My best friend in the world of science is now in his eighties. He worked as a nuclear scientist all his life, still does. One of his key bits of wisdom that has stuck with me is his saying, “Data, speak to me.”
Here’s an example of data speaking, even howling to be listened to.
In an experiment I performed not expecting any sort of radiation but hoping for a glimmer of it as that would prove a nuclear process was in hand I set up a simple test tube size experiment. I positioned a small Geiger counter from Aware Electronics that logs its data to a laptop just a few centimetres from the experimental tube.
When the experiment was underway suddenly the Geiger starting collecting a few extra counts. Thinking that the signal might be very weak x-rays I reached for something on the lab bench to place between the “source” and the “Geiger.” What came to hand was a lid from a tin can. When I placed it in front of the Geiger counter so as to shield it in fact the count rate went up significantly.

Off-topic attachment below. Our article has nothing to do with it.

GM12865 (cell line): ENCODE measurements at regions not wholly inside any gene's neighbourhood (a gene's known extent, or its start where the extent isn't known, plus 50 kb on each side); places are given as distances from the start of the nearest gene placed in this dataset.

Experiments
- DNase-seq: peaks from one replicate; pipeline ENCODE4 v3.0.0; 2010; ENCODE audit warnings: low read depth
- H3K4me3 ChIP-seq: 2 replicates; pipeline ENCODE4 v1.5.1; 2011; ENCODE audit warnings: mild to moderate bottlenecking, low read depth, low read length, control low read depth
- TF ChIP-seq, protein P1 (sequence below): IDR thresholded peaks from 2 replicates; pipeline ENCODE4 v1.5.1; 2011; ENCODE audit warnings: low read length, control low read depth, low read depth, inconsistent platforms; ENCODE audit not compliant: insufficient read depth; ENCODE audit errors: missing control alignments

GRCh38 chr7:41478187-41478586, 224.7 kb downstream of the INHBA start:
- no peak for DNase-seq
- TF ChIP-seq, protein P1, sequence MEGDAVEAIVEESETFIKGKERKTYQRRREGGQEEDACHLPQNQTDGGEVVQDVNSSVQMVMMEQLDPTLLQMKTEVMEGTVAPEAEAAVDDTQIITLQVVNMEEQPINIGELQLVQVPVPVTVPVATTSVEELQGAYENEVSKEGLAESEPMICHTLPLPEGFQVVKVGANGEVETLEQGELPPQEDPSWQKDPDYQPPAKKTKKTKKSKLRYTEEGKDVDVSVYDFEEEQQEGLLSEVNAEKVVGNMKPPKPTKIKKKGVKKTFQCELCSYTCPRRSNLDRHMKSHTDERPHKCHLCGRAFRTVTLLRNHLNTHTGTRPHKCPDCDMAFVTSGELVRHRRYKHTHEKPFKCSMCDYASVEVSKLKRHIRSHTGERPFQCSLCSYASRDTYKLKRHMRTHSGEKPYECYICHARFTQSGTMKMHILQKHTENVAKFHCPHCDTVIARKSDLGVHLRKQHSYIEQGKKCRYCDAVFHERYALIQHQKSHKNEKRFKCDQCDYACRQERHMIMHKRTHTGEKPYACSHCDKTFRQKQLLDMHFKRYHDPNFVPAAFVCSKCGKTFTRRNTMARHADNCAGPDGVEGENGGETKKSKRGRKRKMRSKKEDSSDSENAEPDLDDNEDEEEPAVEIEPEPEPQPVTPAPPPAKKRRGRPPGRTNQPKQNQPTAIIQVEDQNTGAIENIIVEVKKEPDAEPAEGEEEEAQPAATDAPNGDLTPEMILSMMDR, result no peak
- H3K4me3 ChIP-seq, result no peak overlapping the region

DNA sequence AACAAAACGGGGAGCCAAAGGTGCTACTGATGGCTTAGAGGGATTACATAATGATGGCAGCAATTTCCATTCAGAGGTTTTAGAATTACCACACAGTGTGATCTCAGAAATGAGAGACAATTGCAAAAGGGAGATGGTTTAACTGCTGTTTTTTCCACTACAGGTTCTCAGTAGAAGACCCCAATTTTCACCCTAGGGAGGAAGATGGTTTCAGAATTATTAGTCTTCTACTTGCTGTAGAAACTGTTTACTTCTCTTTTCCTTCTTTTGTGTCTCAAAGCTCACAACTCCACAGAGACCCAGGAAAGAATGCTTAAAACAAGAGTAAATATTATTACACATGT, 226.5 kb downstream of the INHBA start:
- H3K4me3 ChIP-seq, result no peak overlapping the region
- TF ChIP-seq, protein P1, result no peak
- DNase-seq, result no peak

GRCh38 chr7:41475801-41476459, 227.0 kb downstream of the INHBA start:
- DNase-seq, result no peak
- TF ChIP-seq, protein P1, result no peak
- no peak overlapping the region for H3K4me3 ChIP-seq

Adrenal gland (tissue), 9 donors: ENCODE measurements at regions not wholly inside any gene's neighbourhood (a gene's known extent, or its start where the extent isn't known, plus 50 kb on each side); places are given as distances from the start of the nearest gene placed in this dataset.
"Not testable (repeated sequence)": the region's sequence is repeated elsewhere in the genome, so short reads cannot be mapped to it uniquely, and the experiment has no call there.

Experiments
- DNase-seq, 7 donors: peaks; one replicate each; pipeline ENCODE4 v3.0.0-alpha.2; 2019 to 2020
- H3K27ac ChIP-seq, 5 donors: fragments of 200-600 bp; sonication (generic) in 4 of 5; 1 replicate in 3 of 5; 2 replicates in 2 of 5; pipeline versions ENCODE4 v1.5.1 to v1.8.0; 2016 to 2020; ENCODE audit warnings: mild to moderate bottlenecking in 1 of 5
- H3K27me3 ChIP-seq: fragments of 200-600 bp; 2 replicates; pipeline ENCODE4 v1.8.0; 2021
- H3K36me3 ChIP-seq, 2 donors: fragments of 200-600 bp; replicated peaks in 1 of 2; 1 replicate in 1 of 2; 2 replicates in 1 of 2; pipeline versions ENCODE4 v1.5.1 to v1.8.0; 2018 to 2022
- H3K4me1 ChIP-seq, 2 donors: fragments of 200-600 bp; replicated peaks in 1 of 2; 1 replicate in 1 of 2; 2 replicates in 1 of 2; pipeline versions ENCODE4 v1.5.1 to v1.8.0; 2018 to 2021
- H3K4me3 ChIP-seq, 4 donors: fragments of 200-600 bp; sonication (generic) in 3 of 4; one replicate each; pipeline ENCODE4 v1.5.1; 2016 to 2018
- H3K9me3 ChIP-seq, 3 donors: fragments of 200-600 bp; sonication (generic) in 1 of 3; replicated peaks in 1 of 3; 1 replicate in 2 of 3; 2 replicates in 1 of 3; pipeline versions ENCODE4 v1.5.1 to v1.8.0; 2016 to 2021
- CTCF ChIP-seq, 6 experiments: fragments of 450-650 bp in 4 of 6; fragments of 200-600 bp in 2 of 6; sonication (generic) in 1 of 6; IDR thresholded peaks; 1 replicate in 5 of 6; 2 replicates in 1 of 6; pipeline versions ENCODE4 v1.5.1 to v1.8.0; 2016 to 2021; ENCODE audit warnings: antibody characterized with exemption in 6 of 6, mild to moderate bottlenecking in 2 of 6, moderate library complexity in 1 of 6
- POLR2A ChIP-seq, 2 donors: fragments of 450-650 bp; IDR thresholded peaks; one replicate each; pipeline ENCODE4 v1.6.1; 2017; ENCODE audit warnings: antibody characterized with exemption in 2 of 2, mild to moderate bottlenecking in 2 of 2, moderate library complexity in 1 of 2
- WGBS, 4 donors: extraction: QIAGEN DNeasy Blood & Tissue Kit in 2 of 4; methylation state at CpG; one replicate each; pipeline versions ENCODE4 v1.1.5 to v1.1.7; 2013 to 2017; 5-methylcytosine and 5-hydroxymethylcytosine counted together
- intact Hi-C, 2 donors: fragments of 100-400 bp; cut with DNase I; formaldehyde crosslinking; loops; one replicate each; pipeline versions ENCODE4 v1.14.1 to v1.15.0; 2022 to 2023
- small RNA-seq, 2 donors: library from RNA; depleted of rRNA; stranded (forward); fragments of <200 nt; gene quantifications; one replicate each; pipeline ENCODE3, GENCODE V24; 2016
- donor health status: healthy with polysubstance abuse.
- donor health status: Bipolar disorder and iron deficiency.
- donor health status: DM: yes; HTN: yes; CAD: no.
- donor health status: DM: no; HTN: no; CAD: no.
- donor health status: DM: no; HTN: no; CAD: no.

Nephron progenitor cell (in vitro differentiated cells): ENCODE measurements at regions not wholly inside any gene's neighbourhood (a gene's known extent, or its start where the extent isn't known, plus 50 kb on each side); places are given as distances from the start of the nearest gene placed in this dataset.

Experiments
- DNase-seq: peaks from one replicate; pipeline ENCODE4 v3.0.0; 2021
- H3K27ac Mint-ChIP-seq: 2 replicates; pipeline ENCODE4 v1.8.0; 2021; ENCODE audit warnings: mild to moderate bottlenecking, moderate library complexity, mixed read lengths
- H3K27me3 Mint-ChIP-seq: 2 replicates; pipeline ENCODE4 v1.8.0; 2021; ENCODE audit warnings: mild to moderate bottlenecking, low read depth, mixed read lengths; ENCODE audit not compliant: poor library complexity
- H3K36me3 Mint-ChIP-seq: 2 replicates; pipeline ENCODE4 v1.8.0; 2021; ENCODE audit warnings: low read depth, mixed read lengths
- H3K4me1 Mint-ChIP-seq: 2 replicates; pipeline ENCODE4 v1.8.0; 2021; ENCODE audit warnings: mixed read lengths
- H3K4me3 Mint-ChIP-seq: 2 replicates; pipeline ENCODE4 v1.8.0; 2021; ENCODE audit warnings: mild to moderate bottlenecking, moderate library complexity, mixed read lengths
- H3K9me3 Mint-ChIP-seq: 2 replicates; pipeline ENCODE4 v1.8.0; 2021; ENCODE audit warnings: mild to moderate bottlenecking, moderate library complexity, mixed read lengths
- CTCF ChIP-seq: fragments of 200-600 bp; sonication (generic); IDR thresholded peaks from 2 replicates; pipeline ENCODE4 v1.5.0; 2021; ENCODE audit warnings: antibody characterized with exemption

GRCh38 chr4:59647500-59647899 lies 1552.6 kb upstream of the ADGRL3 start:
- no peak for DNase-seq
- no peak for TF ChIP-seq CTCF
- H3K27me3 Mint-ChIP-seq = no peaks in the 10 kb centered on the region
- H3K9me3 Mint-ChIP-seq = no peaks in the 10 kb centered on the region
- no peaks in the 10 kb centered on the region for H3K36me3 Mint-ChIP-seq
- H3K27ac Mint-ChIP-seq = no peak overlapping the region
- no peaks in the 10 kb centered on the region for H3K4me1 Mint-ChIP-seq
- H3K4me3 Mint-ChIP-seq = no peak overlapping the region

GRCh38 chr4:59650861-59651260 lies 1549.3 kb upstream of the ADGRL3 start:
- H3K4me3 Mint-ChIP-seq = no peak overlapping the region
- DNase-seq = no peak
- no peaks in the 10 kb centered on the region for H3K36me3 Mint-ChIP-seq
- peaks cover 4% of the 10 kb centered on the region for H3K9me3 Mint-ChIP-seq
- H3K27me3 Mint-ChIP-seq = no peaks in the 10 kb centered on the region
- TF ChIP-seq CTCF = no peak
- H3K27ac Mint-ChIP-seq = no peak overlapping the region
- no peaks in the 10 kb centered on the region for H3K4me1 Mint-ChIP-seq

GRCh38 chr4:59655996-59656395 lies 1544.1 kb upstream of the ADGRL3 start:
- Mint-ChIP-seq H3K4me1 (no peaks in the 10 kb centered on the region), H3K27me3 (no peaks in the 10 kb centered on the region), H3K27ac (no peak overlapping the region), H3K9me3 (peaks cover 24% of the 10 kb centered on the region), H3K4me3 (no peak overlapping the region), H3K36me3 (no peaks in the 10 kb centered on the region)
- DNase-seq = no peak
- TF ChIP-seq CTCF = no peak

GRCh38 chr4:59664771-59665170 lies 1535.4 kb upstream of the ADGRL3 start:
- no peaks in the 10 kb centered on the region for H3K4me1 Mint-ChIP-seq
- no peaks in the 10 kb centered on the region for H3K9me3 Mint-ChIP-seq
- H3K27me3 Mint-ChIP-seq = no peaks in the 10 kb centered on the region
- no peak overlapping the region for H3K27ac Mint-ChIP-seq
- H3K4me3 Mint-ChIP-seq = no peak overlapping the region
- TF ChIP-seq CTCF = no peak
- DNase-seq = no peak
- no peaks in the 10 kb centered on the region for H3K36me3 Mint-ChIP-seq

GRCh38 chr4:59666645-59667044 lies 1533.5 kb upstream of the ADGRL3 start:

OK I said to myself that is strange and tried it again and again with always the same result. Now what could be coming out of the experiment and hitting a bit of iron and making more radiation. OK neutrons were always demanded by “cold fusion” skeptics and perhaps this experiment which was a “not so cold fusion experiment” might be the lucky one.
I wondered what else might catch a neutron and yield even more radiation. Ah yes, Silver might do nicely, so I scrounged in my lab until I found a piece of silver metal about the size the thickness of a business card.
Placing silver foil in between the experiment and the Geiger counter was very revealing. The instant the silver was in the count on the Geiger counter went so high as to totally saturate the counter, many thousand of counts. It only took me a couple of tries at this to realize that I was not at all safe doing the experiment at arms length and I shut it down.